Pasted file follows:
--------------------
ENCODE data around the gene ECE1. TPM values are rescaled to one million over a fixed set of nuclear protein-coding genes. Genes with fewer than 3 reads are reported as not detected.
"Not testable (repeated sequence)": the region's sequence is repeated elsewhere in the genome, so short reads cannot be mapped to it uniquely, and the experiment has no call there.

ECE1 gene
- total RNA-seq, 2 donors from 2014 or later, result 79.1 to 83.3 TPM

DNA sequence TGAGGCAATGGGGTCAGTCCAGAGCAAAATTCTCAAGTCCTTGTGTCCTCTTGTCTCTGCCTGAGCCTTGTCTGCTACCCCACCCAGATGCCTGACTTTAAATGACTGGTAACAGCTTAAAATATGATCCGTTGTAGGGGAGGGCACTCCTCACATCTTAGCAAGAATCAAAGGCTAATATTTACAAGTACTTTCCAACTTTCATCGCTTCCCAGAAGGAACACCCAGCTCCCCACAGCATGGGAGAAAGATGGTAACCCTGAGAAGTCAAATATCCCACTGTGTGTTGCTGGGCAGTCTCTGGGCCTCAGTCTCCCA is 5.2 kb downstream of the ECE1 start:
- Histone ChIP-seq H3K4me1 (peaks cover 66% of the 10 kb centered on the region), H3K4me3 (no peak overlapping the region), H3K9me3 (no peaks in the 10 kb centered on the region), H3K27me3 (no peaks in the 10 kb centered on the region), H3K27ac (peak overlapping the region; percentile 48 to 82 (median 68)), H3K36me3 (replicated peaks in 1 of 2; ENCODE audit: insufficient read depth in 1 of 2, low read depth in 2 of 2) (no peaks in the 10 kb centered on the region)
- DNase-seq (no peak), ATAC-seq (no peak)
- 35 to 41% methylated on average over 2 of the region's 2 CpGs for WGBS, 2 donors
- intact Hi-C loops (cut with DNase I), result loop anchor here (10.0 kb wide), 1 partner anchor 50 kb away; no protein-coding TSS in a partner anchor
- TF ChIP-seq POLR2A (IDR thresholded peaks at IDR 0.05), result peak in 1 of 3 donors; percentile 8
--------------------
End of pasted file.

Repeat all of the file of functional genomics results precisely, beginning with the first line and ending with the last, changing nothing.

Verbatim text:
ENCODE data around the gene ECE1. TPM values are rescaled to one million over a fixed set of nuclear protein-coding genes. Genes with fewer than 3 reads are reported as not detected.
"Not testable (repeated sequence)": the region's sequence is repeated elsewhere in the genome, so short reads cannot be mapped to it uniquely, and the experiment has no call there.

ECE1 gene
- total RNA-seq, 2 donors from 2014 or later, result 79.1 to 83.3 TPM

DNA sequence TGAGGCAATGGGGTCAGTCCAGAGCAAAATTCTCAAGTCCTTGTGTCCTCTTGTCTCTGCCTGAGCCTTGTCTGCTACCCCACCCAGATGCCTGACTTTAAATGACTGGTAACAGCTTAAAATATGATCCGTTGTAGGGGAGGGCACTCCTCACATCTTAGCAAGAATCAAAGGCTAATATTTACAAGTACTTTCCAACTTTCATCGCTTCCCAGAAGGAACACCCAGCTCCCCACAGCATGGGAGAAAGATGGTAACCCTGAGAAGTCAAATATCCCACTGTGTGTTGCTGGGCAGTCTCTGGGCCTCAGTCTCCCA is 5.2 kb downstream of the ECE1 start:
- Histone ChIP-seq H3K4me1 (peaks cover 66% of the 10 kb centered on the region), H3K4me3 (no peak overlapping the region), H3K9me3 (no peaks in the 10 kb centered on the region), H3K27me3 (no peaks in the 10 kb centered on the region), H3K27ac (peak overlapping the region; percentile 48 to 82 (median 68)), H3K36me3 (replicated peaks in 1 of 2; ENCODE audit: insufficient read depth in 1 of 2, low read depth in 2 of 2) (no peaks in the 10 kb centered on the region)
- DNase-seq (no peak), ATAC-seq (no peak)
- 35 to 41% methylated on average over 2 of the region's 2 CpGs for WGBS, 2 donors
- intact Hi-C loops (cut with DNase I), result loop anchor here (10.0 kb wide), 1 partner anchor 50 kb away; no protein-coding TSS in a partner anchor
- TF ChIP-seq POLR2A (IDR thresholded peaks at IDR 0.05), result peak in 1 of 3 donors; percentile 8